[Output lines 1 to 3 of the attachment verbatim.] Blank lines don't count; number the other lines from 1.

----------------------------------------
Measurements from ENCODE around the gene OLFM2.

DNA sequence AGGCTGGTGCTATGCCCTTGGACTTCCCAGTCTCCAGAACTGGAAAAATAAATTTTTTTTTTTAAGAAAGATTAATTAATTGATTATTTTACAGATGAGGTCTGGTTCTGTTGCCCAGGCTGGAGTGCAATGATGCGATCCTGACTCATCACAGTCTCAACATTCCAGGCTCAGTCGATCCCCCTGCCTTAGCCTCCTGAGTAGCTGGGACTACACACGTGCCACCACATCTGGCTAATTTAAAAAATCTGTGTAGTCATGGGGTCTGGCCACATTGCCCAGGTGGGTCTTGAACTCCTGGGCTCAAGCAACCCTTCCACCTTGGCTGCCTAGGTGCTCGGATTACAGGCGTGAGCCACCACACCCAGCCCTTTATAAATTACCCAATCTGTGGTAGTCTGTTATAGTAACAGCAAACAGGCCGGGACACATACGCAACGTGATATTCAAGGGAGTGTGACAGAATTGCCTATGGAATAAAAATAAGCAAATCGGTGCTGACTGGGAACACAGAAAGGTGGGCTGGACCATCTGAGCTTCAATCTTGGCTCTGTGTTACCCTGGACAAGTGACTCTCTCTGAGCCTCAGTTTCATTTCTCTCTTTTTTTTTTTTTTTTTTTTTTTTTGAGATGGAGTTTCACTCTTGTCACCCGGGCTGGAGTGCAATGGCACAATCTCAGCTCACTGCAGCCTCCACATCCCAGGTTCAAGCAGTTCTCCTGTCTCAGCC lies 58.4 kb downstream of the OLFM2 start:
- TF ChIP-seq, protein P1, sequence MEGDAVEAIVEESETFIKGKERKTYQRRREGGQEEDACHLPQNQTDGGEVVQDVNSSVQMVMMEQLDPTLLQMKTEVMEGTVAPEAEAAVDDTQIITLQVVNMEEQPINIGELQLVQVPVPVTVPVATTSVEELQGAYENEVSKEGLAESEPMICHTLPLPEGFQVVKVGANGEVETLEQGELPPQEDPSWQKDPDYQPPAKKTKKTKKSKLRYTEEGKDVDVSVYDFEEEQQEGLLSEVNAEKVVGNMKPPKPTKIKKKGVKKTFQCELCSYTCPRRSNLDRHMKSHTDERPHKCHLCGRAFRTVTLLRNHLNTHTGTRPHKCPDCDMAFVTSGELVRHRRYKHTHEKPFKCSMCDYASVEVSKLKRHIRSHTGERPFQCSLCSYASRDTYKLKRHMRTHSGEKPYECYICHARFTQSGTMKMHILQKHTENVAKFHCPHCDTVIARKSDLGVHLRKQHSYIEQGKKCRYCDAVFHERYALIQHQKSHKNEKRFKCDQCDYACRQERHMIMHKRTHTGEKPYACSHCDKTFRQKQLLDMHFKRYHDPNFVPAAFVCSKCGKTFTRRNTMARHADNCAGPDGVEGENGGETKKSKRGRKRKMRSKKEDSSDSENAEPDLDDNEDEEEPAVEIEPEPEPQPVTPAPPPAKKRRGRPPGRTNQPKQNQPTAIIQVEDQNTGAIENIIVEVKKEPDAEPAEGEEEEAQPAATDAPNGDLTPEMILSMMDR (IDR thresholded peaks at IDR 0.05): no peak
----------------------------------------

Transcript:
Measurements from ENCODE around the gene OLFM2.

DNA sequence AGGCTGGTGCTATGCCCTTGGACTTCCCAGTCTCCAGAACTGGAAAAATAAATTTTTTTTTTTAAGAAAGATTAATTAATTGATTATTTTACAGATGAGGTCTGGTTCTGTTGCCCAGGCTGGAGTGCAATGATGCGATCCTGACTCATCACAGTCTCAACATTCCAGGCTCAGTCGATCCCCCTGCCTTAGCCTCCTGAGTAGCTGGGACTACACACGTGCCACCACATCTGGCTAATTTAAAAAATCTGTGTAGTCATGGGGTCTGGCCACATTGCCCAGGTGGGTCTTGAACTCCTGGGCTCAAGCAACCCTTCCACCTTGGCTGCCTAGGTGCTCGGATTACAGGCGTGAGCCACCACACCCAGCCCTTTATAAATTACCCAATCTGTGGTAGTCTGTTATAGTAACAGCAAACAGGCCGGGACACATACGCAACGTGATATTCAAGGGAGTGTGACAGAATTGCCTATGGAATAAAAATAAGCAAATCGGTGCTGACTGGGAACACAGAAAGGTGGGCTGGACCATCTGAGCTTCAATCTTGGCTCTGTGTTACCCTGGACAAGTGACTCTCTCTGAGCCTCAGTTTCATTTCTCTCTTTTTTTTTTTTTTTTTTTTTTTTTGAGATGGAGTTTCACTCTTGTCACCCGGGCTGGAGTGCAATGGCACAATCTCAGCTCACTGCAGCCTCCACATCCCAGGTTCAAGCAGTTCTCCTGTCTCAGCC lies 58.4 kb downstream of the OLFM2 start:
- TF ChIP-seq, protein P1, sequence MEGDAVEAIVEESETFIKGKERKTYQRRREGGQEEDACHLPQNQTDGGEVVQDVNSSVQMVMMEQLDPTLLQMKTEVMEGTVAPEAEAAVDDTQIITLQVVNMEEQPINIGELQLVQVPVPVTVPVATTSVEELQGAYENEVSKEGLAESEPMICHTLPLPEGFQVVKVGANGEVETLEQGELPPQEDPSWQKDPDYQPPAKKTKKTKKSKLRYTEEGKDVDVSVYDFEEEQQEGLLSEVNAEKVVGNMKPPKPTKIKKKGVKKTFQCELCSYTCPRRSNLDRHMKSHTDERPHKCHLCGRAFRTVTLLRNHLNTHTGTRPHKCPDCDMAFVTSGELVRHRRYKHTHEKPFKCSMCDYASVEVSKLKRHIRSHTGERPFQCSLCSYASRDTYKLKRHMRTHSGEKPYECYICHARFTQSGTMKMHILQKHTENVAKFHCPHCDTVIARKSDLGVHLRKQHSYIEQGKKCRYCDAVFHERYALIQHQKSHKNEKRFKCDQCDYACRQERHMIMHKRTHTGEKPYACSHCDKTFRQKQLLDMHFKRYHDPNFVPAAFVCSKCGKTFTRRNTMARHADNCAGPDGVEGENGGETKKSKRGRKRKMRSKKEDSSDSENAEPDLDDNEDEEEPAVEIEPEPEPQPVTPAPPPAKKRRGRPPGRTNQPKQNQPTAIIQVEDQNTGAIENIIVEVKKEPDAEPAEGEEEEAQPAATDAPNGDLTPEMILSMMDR (IDR thresholded peaks at IDR 0.05): no peak